Chapter 10.

We believe that the Church, which is called catholic, contains all true believers in Christ, those who having departed their country are in heaven and those who live on earth are yet on the way. The Head of that Church (because a mortal man by no means can be) is Jesus Christ alone, and He holds the rudder of the government of the Church in His own hand. Because, however, there are on earth particular visible Churches, every one of them has one chief, who is not properly to be called [head] of that particular Church, but improperly, because he is the principal member of it.

Chapter 11.

We believe that the members of the Catholic Church are saints, chosen unto eternal life, from the number and fellowship of which hypocrites are excluded, though in particular visible churches tares may be found among the wheat.

Chapter 12.

We believe that the Church on earth is sanctified and instructed by the Holy Spirit, for He is the true comforter, whom Christ sends from the Father to teach the truth and to expel darkness form the understanding of the faithful. For it is true and certain that the Church on earth may err, choosing falsehood instead of truth, from which error the light and doctrine of the Holy Spirit alone frees us, not of mortal man, although by mediation of the labors of the faithful ministers of the Church this may be done.

Chapter 13.

We believe that man is justified by faith and not by works. But when we say by faith, we understand the correlative or object of faith, which is the righteousness of Christ, which, as if by hand, faith apprehends and applies unto us for our salvation. This we say without any prejudice to good works, for truth itself teaches us that works must not be neglected, that they are necessary means to testify to our faith and confirm our calling. But that works are sufficient for our salvation, that they can enable one to appear before the tribunal of Christ and that of their own merit they can confer salvation, human frailty witnesses to be false; but the righteousness of Christ being applied to the penitent, alone justifies and saves the faithful.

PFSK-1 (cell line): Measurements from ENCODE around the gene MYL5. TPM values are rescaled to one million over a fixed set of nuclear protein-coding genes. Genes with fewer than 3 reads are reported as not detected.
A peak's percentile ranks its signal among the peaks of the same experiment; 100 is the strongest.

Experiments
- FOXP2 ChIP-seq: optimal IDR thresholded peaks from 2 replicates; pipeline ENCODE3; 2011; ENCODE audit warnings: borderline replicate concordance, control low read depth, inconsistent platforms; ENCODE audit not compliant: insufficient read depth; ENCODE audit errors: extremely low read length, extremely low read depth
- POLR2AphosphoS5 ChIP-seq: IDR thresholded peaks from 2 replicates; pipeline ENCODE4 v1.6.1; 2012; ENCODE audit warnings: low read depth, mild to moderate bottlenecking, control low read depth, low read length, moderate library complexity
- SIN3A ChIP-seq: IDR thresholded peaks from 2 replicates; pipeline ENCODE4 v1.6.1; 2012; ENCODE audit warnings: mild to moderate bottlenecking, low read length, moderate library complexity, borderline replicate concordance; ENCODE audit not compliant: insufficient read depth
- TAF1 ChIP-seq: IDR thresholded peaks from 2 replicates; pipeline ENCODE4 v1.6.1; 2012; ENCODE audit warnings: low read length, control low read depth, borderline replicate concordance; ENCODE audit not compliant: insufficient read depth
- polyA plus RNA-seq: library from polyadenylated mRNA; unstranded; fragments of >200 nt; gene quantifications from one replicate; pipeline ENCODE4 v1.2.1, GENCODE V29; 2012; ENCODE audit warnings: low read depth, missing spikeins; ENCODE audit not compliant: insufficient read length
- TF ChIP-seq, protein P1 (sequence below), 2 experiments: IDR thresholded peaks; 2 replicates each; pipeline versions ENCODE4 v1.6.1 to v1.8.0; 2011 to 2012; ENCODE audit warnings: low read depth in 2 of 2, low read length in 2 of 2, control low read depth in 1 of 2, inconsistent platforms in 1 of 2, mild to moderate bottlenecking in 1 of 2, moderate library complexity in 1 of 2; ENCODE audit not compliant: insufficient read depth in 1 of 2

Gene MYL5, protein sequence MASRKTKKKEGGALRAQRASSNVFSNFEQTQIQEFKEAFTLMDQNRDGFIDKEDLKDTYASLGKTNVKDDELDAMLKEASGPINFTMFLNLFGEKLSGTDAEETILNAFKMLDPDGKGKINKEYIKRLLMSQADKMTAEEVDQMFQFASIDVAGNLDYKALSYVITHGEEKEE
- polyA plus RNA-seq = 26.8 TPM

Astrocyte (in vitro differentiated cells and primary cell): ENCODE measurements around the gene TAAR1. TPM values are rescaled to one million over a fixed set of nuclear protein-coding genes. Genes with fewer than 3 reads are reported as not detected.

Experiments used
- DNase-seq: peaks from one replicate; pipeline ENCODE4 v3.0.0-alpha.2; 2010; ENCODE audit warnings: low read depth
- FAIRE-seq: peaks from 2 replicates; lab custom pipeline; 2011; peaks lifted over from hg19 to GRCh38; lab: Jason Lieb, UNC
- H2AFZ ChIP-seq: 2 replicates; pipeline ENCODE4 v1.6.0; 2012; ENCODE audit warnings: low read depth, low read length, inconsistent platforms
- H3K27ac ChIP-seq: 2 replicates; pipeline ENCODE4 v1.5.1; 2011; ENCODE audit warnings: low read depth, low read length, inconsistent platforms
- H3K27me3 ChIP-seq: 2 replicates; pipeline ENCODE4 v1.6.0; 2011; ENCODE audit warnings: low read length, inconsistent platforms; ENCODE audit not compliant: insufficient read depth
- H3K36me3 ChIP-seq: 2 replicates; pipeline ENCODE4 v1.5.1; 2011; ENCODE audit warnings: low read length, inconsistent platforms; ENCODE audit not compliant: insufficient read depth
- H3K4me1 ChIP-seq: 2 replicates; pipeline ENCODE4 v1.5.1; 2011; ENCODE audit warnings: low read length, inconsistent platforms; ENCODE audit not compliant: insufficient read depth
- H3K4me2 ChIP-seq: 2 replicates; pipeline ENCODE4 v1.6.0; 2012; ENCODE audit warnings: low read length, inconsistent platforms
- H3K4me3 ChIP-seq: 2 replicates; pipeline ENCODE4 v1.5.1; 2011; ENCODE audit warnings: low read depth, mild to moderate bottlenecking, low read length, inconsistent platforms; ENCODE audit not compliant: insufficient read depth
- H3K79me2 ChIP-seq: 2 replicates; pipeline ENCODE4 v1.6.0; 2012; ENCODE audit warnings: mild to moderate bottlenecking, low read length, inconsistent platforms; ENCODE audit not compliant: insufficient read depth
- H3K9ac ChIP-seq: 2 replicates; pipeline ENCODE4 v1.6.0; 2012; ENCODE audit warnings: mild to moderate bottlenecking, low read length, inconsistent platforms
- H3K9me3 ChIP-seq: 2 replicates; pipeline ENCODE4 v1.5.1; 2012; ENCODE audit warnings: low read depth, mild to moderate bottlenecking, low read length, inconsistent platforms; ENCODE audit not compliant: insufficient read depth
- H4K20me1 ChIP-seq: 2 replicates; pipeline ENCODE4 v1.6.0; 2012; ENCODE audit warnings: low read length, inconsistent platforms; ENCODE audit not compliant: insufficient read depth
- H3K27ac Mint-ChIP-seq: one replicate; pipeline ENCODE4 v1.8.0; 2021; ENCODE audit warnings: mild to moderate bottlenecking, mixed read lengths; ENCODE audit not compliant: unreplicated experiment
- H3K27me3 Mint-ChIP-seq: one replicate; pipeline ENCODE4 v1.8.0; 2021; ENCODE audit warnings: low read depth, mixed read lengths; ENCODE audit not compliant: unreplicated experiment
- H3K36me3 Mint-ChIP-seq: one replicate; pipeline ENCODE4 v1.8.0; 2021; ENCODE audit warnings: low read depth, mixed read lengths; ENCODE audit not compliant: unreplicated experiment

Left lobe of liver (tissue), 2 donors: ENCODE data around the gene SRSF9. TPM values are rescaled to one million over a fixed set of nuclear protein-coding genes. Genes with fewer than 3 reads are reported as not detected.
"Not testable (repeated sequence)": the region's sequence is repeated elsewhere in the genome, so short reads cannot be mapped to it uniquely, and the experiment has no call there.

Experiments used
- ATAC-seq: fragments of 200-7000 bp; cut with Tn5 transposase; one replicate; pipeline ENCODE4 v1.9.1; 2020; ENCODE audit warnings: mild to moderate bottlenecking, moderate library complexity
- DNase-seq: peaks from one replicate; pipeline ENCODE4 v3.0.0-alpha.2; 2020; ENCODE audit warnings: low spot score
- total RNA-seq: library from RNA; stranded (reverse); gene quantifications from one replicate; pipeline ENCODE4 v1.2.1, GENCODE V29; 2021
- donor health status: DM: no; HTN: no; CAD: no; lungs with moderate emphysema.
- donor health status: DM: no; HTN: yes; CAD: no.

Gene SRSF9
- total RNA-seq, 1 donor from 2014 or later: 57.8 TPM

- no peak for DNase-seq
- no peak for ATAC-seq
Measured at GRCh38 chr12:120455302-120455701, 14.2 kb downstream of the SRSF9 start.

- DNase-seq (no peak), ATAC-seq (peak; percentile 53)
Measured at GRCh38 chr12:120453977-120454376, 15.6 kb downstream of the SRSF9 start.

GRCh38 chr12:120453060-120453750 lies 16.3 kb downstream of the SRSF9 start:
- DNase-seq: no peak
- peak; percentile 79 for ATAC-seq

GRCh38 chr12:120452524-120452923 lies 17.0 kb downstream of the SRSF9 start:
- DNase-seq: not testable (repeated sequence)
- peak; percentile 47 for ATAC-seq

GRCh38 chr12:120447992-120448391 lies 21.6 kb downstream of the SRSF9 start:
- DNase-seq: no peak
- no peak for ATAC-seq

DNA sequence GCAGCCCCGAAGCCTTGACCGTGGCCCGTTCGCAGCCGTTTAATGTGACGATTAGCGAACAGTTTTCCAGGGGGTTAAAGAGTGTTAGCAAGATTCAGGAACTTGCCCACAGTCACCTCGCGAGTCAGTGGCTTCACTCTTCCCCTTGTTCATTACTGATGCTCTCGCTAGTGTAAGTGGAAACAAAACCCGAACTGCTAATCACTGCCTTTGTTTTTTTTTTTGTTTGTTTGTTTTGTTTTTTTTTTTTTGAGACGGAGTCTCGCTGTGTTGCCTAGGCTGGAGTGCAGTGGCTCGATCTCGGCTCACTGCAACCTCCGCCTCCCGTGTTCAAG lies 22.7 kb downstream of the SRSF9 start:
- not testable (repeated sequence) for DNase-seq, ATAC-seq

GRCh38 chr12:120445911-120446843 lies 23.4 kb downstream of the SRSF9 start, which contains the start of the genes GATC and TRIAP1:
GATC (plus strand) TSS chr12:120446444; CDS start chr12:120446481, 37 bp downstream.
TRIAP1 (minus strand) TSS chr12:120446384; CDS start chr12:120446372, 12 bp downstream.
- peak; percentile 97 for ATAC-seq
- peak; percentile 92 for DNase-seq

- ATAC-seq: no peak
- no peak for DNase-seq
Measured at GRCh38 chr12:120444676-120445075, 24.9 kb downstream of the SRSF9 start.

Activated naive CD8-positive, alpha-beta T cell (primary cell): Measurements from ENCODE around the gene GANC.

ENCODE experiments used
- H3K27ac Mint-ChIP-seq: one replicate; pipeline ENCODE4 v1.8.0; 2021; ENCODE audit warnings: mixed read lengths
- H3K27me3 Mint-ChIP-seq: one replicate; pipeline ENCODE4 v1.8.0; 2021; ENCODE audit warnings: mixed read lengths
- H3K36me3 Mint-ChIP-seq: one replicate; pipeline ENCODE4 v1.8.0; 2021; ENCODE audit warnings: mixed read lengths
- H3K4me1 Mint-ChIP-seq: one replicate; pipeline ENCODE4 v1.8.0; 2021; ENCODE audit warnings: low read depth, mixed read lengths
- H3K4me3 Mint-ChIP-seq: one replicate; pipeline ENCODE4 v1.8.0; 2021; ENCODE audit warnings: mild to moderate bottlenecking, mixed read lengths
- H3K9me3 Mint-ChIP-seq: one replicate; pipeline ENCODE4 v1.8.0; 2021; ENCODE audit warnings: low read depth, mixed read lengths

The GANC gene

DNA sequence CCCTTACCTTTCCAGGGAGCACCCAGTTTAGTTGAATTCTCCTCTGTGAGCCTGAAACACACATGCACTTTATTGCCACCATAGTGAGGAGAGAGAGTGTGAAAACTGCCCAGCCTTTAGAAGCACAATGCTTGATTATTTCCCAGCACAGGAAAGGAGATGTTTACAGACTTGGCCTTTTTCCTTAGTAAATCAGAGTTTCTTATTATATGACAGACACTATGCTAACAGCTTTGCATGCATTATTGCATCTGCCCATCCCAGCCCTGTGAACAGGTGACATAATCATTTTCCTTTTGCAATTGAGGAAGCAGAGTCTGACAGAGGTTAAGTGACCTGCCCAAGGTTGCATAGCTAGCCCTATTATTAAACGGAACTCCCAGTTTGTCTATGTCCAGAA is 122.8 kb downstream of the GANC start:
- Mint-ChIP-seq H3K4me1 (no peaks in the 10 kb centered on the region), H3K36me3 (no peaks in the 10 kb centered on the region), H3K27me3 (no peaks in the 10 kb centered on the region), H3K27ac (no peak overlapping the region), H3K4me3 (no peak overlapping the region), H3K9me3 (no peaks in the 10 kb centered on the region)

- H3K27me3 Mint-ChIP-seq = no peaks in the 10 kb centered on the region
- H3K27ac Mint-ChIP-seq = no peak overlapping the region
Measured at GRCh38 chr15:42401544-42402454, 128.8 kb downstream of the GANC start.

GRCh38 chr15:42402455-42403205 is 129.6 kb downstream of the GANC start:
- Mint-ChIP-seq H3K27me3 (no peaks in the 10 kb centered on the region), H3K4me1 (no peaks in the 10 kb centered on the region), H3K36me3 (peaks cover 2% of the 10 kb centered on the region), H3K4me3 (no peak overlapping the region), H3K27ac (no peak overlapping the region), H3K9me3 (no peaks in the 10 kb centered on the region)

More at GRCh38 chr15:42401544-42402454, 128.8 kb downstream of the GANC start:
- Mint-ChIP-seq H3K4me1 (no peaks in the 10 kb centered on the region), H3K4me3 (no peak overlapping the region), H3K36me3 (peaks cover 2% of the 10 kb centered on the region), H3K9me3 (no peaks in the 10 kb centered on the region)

Chapter 14.

We believe that free will is dead in the unregenerate, because they can do no good thing, and whatsoever they do is sin; but in the regenerate by the grace of the Holy Spirit the will is excited and in deed works but not without the assistance of grace. In order, therefore, that man should be born again and do good, it is necessary that grace should go before; otherwise man is wounded having received as many wounds as that man received who going from Jerusalem down to Jericho fell into the hands of thieves, so that of himself he cannot do anything.

Chapter 15.

We believe that the Evangelical Sacraments in the Church are those that the Lord instituted in the Gospel, and they are two; these only have been delivered unto us and He who instituted them delivered unto us no more. Furthermore, we believe that they consist of the Word and the Element, that they are the seals of the promises of God, and they do confer grace. But that the Sacrament be entire and whole, it is requisite that an earthly substance and an external action concur with the use of that element ordained by Christ our Lord and joined with a true faith, because the defect of faith prejudices the integrity of the Sacrament.

Chapter 16.

We believe that Baptism is a Sacrament instituted by the Lord, and unless a man has received it, he has no communion with Christ, from whose death, burial, and glorious resurrection the whole virtue and efficacy of Baptism proceeds; therefore, we are certain that to those who are baptized in the same form which our Lord commanded in the Gospel, both original and actual sins are pardoned, so that whosoever has been washed in the name of the Father and of the Son and of the Holy Spirit are regenerate, cleansed, and justified. But concerning the repetition of it, we have no command to be rebaptized, therefore we must abstain from this indecent thing.

Chapter 17.